Feature: How to choose the right property for your second B&B business

From awkward guests to power failures, as a B&B owner, you’ve probably seen it all. You might even feel that you’re ready to do it all again – by opening a second B&B and putting a team in place to run it.

While your experience so far will no doubt fare you well, there’s still plenty to consider when it comes to investing second time round.

Here, solicitors Lisa Evans and James Barker from Kirwans law firm detail the key property and health and safety points you need to think about when expanding your B&B portfolio, to make sure your new property boosts, rather than bleeds, your business.

LOCATION, LOCATION, LOCATION

If there is one thing you’ll no doubt have learnt from your first B&B business, it is that location is everything. Most guests will look for rooms in popular tourist areas, so unless you’re going for a particular type of clientèle, you should rule out anything off the beaten track and look instead for properties close to all the tourist action.

It is important that you choose a location that attracts year-round business in order to avoid the property standing empty for six months of the year. Local business and tourist associations should be able to provide you with annual visitor figures, as well as the number of hotel and B&B rooms available, to help you calculate the viability of investing in a particular area.

Think about whether it makes more sense to buy in the same location as your current B&B, or whether there would be greater potential for a business elsewhere.

If you’re planning on buying in a different area, consider how you can use joint marketing initiatives to cross-promote both B&Bs and encourage people to enjoy a multi-stay holiday.

MAKE SURE THE PROPERTY HAS THE ‘WOW’ FACTOR

Potential guests seeking out B&Bs through websites will need to be impressed by the property at first sight, so it’s important that you are too. The right property should at least have the potential to look pretty and welcoming in order to attract online bookings as well as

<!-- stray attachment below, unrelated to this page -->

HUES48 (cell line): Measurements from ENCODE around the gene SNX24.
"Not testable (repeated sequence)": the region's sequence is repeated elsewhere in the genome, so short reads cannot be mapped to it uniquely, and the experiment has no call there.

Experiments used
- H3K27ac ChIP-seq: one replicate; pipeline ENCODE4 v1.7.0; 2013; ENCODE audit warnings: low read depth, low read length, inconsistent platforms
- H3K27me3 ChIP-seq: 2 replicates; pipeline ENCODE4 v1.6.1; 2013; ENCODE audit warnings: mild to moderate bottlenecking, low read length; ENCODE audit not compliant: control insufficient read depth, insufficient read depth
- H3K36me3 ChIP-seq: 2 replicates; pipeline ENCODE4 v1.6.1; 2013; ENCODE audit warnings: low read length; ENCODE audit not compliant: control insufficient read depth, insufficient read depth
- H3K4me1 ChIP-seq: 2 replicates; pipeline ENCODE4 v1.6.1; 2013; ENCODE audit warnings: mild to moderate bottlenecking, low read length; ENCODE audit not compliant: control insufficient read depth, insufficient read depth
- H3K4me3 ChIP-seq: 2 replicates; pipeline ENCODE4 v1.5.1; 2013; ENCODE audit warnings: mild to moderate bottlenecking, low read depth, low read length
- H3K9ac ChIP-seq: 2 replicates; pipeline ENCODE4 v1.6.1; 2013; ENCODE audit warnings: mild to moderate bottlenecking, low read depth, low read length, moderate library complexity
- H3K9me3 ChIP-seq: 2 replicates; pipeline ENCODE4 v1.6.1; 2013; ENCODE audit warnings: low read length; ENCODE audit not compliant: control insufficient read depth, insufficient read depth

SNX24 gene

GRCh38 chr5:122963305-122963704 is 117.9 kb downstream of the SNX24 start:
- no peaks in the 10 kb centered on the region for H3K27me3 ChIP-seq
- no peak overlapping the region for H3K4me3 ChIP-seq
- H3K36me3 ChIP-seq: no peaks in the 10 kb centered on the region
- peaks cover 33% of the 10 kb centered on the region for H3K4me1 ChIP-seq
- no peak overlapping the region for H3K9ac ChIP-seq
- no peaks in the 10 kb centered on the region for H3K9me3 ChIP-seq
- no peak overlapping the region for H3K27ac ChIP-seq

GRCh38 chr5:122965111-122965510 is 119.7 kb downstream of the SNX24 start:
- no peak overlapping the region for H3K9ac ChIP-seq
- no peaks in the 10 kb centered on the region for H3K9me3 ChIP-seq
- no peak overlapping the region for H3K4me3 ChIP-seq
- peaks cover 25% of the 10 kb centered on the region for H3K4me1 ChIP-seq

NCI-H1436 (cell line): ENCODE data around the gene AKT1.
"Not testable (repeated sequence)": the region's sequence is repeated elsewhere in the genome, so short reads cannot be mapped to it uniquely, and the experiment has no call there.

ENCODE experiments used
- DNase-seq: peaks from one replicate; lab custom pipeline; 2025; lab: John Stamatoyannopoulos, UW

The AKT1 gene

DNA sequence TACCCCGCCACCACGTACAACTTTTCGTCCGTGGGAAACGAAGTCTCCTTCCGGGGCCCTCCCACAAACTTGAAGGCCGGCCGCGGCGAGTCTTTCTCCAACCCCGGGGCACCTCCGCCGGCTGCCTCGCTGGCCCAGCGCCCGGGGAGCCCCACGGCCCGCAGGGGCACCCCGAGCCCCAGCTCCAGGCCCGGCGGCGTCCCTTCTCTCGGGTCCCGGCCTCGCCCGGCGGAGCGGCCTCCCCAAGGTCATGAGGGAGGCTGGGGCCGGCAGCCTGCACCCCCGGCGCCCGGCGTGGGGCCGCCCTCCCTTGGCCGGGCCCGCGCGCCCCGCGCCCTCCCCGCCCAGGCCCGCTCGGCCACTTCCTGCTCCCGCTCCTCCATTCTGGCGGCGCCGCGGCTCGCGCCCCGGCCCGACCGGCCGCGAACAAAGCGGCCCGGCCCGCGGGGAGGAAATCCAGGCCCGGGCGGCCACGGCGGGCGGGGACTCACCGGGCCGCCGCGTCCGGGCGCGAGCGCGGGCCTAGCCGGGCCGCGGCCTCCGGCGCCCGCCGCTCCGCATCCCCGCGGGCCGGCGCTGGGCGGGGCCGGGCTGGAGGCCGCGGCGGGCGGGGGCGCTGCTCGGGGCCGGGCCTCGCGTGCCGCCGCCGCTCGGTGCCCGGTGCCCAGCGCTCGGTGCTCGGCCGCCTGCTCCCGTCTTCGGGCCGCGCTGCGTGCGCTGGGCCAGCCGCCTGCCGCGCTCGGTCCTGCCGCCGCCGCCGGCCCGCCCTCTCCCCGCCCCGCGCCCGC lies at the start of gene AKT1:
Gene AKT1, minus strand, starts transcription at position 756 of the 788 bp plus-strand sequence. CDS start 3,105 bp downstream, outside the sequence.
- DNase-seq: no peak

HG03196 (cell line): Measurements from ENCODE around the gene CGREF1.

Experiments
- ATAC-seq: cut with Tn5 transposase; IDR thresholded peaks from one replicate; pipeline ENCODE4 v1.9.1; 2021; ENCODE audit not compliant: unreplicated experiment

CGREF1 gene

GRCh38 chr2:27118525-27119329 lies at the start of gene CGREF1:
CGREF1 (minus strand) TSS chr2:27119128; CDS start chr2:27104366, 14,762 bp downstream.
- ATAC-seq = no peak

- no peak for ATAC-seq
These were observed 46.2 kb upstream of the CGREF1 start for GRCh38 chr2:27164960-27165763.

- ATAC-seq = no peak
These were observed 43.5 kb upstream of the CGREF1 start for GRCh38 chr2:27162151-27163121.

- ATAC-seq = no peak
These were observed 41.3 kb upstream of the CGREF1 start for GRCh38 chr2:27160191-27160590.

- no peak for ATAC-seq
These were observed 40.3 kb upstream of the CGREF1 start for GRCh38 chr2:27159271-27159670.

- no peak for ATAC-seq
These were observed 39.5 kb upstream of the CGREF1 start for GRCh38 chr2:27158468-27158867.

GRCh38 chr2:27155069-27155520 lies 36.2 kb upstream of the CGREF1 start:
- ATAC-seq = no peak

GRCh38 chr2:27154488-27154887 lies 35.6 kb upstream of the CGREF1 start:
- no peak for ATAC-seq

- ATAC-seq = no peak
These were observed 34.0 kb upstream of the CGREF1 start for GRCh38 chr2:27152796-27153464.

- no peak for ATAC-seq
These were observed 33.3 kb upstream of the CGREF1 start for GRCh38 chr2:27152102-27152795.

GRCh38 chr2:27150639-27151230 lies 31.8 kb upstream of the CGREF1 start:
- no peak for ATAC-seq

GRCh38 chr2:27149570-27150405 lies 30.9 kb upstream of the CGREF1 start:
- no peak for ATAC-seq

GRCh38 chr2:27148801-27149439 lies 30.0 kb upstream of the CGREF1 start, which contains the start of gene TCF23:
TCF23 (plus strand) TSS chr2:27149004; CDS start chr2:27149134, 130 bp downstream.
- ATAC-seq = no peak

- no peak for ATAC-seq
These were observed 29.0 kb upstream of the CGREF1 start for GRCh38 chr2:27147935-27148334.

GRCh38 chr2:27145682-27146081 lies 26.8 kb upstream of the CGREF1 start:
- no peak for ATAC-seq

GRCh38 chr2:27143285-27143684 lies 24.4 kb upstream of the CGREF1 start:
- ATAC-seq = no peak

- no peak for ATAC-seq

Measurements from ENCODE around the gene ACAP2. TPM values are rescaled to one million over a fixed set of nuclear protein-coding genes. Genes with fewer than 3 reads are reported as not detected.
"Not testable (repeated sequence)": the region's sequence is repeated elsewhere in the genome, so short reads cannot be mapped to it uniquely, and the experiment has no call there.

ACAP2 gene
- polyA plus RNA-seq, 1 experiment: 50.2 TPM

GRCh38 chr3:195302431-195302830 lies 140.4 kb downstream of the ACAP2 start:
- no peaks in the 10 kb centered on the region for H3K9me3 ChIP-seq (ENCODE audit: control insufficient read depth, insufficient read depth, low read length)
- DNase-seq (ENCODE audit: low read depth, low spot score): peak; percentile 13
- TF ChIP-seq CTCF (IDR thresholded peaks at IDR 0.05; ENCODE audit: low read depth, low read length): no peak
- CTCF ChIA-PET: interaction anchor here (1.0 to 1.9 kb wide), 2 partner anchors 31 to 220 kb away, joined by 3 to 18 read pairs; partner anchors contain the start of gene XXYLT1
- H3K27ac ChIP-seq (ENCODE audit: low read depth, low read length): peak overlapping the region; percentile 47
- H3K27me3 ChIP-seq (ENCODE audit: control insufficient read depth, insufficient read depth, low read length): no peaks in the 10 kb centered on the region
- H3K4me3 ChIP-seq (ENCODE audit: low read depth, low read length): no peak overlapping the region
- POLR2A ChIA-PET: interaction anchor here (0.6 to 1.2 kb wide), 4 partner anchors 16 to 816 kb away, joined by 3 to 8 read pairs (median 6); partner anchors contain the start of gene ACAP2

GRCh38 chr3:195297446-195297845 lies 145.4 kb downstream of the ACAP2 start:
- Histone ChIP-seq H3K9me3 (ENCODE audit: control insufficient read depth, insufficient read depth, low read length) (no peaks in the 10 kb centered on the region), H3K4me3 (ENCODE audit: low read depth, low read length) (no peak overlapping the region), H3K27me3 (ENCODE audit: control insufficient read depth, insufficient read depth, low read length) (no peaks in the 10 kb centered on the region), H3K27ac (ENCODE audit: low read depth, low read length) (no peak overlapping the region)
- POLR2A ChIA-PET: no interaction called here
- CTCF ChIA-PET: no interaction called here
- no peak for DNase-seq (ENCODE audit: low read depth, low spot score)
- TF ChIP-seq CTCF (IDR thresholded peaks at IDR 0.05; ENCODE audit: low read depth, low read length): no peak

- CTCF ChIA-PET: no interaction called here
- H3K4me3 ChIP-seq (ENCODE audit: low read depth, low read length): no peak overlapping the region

INVEST IN A BUILDINGS SURVEY

While it might be tempting to save a few pounds by not bothering with a Buildings, or Structural Survey, investing in one could be the most important thing you can do to safeguard your business. A Buildings Survey will provide a detailed evaluation of a property’s condition and can help you understand whether the property is a good investment. It should highlight potential serious problems including damp, rot and structural movement, and can flag up issues that could cause serious financial and practical problems further down the line.

GET SPECIALIST ADVICE

With such a huge investment, it’s crucial to get specialist advice on the rules around capital allowances if you are buying a bigger property that’s already kitted out, as well as additional costs such as stamp duty. Seek the help of a conveyancing solicitor who can guide you through the process.

CHECK THERE ARE NO LEGAL RESTRICTIONS AGAINST B&B USE

Properties can have covenants attached preventing them from being used for commercial purposes, so ensure there are no restrictions around the use of your chosen property, both in relation to a B&B business and for any other business you may plan to run from the premises in the future.

BE CLEAR ON WHAT YOUR TARGET MARKET IS

Your choice of property and how you renovate it will depend on what type of customer you hope to attract, so decide early on whether you’ll be targeting young and trendies or over 60s.

CONSIDER THE COMPETITION

Your experience in the B&B industry so far means you’ll have a good understanding of what to look out for in terms of competition. Find out what’s on offer nearby and be clear about what you could do to develop your own USP. This might mean reconfiguring the property or installing features you wouldn’t otherwise have considered. Being clear on what you’ll need to do at the start could save time and money later.